Twenty of the 41 studies reviewed were on breast cancer. Of these 20, six utilised tools that were not validated,3,4,17,22,24,28 while 14 used validated tools,33,35,36,37,39,40,41,42,46,47,48,49,50,53,54 including the (1) single study that yielded two articles35,36 and (2) two studies that furnished detailed accounts of their validation process.53,54 Eighteen of the 41 studies reviewed focused on cervical cancer themes. Of these 18, 11 studies utilised tools that were not validated,15,16,18,19,20,21,23,25,26,29,31 while seven utilised validated tools.34,38,43,44,45,51,52 Overall, more breast cancer studies (14) utilised validated tools than cervical cancer studies (7), most of which (11) utilised tools that were not validated. Of the 41 studies, one combined breast and cervical cancer themes,32 while two studies investigated cancer symptom awareness in general but also made mention of breast and cervical cancer symptom awareness among women in SSA.27,30 All three studies used tools that were not validated.

Conclusion

Our results point to the dearth of comprehensively validated and culturally relevant tools to measure breast and cervical cancer symptom awareness in the SSA context and the need for systematic efforts to develop and validate such tools. These findings are consistent with a study on understanding low cervical cancer screening in Uganda, which noted lack of validated tools in African settings.51 Using consistent and reliable measures in cancer studies contributes to the quality of research results,56 which, in turn, will inform oncology practice in so far as ‘standardised, valid measurement is essential for monitoring levels of cancer awareness, examining its risk factors and consequences, and evaluating interventions to promote it’.55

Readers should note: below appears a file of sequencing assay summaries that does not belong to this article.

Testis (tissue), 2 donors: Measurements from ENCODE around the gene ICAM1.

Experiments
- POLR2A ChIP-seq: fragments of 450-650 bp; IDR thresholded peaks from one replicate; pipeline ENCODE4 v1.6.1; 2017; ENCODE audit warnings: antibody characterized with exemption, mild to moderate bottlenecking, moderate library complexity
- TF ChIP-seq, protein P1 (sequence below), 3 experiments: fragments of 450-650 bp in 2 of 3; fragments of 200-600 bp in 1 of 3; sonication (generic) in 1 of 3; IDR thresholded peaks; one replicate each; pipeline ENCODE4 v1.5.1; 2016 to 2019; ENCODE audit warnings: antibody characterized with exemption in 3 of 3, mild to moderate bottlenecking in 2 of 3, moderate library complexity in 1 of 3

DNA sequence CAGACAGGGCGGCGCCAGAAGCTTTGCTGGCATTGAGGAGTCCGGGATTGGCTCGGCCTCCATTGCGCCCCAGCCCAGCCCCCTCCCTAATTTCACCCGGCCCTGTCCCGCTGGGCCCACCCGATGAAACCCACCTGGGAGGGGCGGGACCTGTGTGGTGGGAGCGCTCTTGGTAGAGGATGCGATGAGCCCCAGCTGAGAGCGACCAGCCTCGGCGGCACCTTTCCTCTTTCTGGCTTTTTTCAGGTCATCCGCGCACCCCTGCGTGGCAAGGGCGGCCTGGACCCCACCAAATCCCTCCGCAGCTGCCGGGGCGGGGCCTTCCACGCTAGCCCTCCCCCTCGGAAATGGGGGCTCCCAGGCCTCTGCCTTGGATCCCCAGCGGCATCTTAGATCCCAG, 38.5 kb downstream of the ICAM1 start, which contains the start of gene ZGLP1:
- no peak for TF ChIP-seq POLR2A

Furthermore, validated tools should be culturally relevant for their intended study populations.53,54,57 The Cancer Awareness Measure (CAM) and the Awareness and Beliefs about Cancer (ABC) tools were developed in the UK to assess cancer awareness in the public; they include generic cancer awareness and cancer-specific measures for breast cancer (BCAM) and cervical cancer (CCAM).58 These tools could be of value in SSA; however, as they were developed in a very different sociocultural setting, they are likely to need adaptation for use in SSA. In our specific study context, validated tools that are culturally relevant in SSA settings will serve as standardised comparative measures to (1) assess breast and cervical cancer awareness, knowledge and beliefs; and (2) enable precise appraisal of breast and cervical cancer awareness interventions. Our findings have informed the development of an African Women Awareness of CANcer [AWACAN] tool to measure breast and cervical cancer awareness.